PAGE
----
LATIN AMERICAN FASHION WEEK CANADA – TORONTO EDITION

By: Tanya Debi

Silk scarves, turquoise bags, weaved tops and samba music were only some of the effects that lit up the runway at this year’s Latin American Fashion Week Canada (LAFWC), the largest Latin Fashion Week in Canada. It’s in its third year and it was held at The Spoke Club in Toronto. It started as a program at the University of Mexico in collaboration with Networking Worldwide, an event managing and marketing company. “Three years ago the university asked us to do something with fashion for them,” Hector Montes, the CEO of Networking Worldwide said, “and we came up with the idea of doing Latin American Fashion Week.”

Via Vaivai designs. Photographer: David Liang

Via Vaivai designs. Photographer: David Liang

As with any fashion week, there were a few glitches. With World MasterCard Fashion Week wrapping up on the day that LAFWC was supposed to start, the dates had to be changed to accommodate those who wanted to attend both. “A lot of people said they couldn’t come because they were going to MasterCard Fashion week and to a lot of their after parties, so we had to switch everything,” Montes said.

LAFWC is unique because it provides a progressive environment for Latin American designers to promote their work. On LAFWC’s website, it says that their mission is to create and opportunity for South American designers to grow and develop. This is true for some designers, like Hayet Abdala, a Mexican designer. This was her first LAFWC. She is the owner and creator of Via Vaivai, which makes handcrafted silk clothes, silk scarves, bags, jewelry and silk pillows in different colours ranging from bright orange to crisp purple. For Abdala, the process before LAFWC is demanding. “I work in my home, and I write down all my ideas and put all the silk together. I relax and start drawing, I’m at my home for days and I don’t go out and all I am doing is drawing.” Abdala wanted to make specific pieces for Toronto to see.

Via Vaivai scarf

Via Vaivai scarf

“I am working on the scarves and I work all by myself and ill take 30 or 35 things with me to Toronto, between bags and my scarves, it is a slow process.” One scarf could take Abdala between five and 15 hours to make.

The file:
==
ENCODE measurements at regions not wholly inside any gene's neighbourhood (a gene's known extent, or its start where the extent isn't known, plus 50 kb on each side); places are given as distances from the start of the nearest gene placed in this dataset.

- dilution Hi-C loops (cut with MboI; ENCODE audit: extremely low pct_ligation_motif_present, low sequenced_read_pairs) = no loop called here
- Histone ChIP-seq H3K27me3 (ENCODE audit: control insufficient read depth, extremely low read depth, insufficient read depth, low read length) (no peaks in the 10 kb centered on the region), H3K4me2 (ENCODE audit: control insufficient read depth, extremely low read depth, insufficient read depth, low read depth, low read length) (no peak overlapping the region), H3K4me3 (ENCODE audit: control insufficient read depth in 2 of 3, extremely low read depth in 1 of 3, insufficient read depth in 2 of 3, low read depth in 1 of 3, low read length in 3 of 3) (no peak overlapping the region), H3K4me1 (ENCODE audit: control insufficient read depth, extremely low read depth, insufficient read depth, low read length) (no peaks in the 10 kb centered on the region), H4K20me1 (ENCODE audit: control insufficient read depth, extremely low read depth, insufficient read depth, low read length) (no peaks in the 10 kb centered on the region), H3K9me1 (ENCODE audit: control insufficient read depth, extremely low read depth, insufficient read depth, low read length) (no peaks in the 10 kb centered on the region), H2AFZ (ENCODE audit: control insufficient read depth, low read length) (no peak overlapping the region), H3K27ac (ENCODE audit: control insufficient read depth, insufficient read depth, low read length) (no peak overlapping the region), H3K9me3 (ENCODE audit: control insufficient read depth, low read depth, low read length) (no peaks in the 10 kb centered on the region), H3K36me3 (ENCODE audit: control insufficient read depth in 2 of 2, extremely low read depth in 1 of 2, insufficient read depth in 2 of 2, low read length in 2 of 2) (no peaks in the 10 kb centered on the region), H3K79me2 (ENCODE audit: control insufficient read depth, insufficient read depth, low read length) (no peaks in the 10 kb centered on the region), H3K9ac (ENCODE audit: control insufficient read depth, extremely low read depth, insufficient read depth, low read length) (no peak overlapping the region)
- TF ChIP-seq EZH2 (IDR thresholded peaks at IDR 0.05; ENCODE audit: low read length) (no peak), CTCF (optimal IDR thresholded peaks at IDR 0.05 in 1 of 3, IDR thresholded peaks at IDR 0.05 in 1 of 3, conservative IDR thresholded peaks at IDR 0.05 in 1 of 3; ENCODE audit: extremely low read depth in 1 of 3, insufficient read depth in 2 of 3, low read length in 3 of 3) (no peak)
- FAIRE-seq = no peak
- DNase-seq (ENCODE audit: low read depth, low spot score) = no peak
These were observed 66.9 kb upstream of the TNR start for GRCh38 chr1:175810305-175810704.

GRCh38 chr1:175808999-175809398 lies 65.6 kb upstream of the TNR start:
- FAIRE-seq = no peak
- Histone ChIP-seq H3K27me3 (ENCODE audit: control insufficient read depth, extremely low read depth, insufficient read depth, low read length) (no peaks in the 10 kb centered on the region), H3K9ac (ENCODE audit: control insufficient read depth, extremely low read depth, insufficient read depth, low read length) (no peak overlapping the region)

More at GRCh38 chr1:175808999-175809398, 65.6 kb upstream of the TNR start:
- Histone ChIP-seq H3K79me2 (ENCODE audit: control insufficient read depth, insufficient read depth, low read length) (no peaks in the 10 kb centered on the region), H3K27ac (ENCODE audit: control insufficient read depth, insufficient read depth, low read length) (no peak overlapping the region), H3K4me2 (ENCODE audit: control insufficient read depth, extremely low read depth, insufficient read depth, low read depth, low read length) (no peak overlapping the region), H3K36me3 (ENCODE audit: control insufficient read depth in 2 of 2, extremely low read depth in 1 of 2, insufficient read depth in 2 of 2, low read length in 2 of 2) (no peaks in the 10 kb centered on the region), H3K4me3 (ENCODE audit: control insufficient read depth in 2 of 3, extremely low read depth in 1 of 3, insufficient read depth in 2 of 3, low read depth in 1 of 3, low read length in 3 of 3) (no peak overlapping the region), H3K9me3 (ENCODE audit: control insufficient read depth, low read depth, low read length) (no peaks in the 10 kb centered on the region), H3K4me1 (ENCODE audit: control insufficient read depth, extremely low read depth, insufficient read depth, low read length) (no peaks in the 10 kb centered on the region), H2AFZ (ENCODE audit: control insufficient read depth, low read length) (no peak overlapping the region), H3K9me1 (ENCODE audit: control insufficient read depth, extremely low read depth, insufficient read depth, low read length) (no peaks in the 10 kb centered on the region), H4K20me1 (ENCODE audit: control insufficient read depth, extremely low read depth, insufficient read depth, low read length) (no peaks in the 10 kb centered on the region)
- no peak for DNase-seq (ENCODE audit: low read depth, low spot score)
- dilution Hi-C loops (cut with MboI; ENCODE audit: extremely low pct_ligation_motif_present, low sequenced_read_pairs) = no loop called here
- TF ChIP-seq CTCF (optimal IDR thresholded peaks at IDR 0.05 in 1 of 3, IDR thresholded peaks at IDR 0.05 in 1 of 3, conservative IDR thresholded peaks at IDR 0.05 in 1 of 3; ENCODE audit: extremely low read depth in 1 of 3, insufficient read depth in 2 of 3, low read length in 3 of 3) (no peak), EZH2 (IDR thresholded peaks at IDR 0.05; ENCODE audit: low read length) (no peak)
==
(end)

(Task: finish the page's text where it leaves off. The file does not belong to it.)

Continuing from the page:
Via VaiVai designs. Photographer: David Liang

Via VaiVai designs. Photographer: David Liang

Janice and Jake are a fashion designer duo, also new to LAFWC. They design both men’s and women’s clothing, working mainly with black and white colours. Preparation for LAFWC is easier for them. The duo have their pieces ready and accept that fashion week is a learning experience. “We used to keep in mind that we know what we we’re doing, we have trust in our work and in all the people who support us,” Jacob ‘Jake’ Herrera said. “So we were confident that this was not the first or the last runway in our life.” The duo is grateful that they have a chance to come to Toronto to showcase their work. “I think it is important to promote our project in Canada, fashion is an art that everyone in any place, in the world should know about,” Herrera said. “In this case, it is a way to show a little bit of Mexico in a piece of fabric united by our hands. It was stressful getting everything together, but we are happy with how it turned out.”

Hayet Abdala and model. Photographer: Constantine Digovets

Hayet Abdala and model. Photographer: Constantine Digovets

Even though this fashion week was successful, there will be a few changes to next year’s LAFWC. “We are thinking of switching venues, but we will keep The Spoke Club for all of our after parties,” Montes said.

Courtesy of Latin American Fashion Week

Courtesy of Latin American Fashion Week

But the big change is that they want to have designers from around the world, participate in the next one. “We have a designer from Paris who wants to show some material,” Montes said, “so we want to have a day for international designers.” In the end, this LAFWC was a memorable one. “Last fashion week was super stressful backstage because many things were disorganized, but this year we had a really good team,” Montes said. “It was the first time I saw my team laughing and having fun, instead of being stressful.”

Abdala believes that LAFWC is a great way to promote up and coming talent from Latin America. “Canadians appreciate more, hand-made things and they appreciate it more then they do in Mexico or America. I want people to know that Mexico has talent and can make quality things and that you don’t have to buy something really expensive to get something really special.”

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